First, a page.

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Barbed wire or white picket fence?

July 05, 2011, at 10:07 AM

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First, what is a boundary? In everyday life we use boundaries constantly. We use glasses, plates, bowls, boxes, drawers, shelves, rooms, homes, cars, and we have an invisible boundary we take everywhere we go called "personal space" the size of which is determined by both cultural rules and personal preference.

So let's take an example of using a normal everyday boundary. You are having a meal with a friend, and you each have separate glasses. The glass is a clear and solid boundary, open on one side, and it delineates the liquid that is mine from the liquid that is yours. Using my own glass protects me from your germs, and from you taking my liquid from me. It's a semi-permeable boundary in that there's a hole at the top from which I may pour my liquid past the boundary of my lips.

Other boundaries keep items orderly or organized, keep our food from messing the tablecloth, or allow us to store items for long periods of time in unfavorable conditions such as boxes in our attic or basement, or allow us to ship our items from one destination to another with some assurance that they'll stay together and be delivered to the correct place within a reasonable amount of time without being damaged.

Boundaries are very useful everyday tools. They're just as useful inside our head, around and inside our body, throughout our layers of emotions emotions, and to safeguard our spirit. Creatures with less well-defined boundaries include ameba and jellyfish. Boundaries may be permeable or impermeable, solid or broken, flexible or inflexible. Increasing one's ability to recognize and create or break down boundaries is an important facet of becoming healthier.

Ok, so instead of metaphors of physical objects, let's use a real example. Personal space is usually a flexible, permeable boundary. It is flexible because it changes in different circumstances. When one is on a crowded subway car, it pulls itself in closer and closer to your body in accordance to the space available for everyone's personal boundaries. It might nearly disappear for a time if it gets particularly crowded. You can tell that the size and shape of your personal space boundary has changed because of the amount and degree of discomfort you feel when people are close to you. Some people become so used to this shrinking and growing boundary that riding literally in physical contact with other passengers does not bother them.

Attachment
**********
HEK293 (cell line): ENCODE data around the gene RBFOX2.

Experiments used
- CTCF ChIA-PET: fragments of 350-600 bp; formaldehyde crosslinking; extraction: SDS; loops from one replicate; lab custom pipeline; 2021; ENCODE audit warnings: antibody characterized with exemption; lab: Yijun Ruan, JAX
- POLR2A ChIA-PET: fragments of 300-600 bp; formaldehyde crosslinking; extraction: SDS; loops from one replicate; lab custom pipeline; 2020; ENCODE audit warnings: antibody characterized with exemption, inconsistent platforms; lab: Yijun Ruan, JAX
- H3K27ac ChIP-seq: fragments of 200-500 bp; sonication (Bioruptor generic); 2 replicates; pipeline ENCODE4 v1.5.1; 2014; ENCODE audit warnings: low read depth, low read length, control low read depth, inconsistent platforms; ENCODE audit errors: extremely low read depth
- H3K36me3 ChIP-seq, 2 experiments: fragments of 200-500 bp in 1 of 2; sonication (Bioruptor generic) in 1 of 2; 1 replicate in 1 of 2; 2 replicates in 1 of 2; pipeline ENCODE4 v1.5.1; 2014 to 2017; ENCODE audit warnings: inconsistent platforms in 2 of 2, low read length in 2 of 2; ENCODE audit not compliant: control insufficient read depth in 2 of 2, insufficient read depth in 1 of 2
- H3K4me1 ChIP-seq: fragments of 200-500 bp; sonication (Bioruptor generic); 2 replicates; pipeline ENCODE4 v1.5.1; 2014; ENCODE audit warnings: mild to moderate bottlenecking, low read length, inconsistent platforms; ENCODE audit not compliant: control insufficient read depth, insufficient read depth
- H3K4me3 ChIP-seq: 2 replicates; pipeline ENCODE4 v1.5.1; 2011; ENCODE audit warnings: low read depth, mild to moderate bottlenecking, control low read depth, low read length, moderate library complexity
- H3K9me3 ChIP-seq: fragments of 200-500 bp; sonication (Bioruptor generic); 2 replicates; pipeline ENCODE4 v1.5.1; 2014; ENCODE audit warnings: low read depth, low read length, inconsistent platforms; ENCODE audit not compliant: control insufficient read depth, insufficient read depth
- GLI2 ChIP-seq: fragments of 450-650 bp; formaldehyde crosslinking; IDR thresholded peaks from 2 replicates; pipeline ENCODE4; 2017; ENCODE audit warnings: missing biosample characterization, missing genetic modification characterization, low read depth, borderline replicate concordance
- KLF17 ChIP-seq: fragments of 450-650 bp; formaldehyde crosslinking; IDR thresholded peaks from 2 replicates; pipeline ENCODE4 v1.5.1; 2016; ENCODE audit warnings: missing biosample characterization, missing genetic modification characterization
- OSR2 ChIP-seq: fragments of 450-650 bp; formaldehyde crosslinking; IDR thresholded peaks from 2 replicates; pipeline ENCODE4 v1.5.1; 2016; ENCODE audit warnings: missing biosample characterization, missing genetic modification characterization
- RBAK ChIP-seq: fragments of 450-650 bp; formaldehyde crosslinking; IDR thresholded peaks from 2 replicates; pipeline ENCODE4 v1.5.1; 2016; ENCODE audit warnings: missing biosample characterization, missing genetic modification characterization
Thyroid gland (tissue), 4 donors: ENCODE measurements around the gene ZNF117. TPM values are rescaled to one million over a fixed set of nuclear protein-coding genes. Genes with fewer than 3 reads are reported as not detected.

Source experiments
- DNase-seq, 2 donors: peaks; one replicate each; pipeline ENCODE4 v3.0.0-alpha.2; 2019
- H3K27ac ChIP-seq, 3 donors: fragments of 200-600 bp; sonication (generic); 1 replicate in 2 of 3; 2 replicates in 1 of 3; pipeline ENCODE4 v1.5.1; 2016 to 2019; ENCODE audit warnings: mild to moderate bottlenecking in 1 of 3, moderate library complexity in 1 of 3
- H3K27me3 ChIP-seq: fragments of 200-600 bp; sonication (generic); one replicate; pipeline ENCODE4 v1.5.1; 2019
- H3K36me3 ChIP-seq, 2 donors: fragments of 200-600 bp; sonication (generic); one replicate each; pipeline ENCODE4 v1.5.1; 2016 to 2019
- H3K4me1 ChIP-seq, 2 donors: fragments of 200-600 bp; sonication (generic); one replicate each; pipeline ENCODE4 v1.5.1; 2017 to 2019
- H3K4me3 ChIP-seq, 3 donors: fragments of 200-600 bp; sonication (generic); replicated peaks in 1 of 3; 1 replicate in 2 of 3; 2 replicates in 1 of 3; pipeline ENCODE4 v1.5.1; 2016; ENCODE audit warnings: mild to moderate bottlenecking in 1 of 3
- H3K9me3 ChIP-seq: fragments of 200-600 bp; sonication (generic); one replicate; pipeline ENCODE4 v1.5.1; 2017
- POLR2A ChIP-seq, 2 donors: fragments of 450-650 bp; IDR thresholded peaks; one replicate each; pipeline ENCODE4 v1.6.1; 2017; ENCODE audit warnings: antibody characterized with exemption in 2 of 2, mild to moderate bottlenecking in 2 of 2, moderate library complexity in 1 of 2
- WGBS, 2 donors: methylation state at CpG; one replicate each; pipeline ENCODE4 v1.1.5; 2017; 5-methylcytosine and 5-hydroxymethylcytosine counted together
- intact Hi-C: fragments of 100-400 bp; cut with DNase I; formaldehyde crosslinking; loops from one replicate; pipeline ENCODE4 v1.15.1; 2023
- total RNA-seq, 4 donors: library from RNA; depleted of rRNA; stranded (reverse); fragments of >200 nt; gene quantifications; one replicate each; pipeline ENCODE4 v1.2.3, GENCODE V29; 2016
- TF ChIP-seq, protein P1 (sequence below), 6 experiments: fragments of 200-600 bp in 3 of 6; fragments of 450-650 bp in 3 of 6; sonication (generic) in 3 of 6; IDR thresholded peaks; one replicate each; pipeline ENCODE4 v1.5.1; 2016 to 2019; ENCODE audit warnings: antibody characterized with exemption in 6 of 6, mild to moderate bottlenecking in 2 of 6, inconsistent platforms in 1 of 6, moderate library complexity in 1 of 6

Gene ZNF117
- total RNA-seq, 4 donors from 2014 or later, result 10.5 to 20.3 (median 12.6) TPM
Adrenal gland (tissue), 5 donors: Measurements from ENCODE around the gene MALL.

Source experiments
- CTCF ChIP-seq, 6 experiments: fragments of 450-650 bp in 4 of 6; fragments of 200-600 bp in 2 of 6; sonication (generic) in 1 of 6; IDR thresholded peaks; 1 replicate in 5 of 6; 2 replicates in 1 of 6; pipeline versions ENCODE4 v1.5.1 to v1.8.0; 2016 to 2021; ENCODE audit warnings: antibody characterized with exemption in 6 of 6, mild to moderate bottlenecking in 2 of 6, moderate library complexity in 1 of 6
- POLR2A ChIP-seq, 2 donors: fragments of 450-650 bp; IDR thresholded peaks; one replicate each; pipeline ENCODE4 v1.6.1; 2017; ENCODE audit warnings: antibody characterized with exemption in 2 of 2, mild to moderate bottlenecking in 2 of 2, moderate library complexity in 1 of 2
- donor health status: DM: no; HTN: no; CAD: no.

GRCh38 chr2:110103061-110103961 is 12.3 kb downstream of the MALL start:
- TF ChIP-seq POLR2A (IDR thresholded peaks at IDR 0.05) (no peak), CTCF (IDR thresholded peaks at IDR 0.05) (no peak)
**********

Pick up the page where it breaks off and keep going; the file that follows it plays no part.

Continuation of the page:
Personal space is a permeable boundary because you can allow certain people to enter and exit this boundary easily. You might not exert it for babies and small children, pets, or loved ones. While the choice to allow these beings to enter and exit the boundary may not be conscious, it is deliberate.

A broken personal space boundary would be one where someone is allowed to enter or able to enter when they shouldn't be able to. Either the coverage of the boundary is incomplete, or there are gaps and holes in the boundary. It's also possible for people to force their way past this boundary, and this creates a boundary violation that can result in a broken boundary.

With our personal space boundary as one example, we can examine our other levels of boundaries.

We have filters. We all have a reality filter. Filters are a type of permeable boundary that are very picky about what they allow through. With our reality filter, it no longer matters as much who is feeding us information, our filter makes judgement calls and either allows information in, or rejects it. We can adjust our filters, and we can change them, and we can allow more or less information through depending on our trust level towards a particular information source. Our reality filter is the filter specifically designed to prove or disprove our theories on what reality is or is not. We allow through more information that reinforces our view of reality, and reject more information that disputes our view of reality.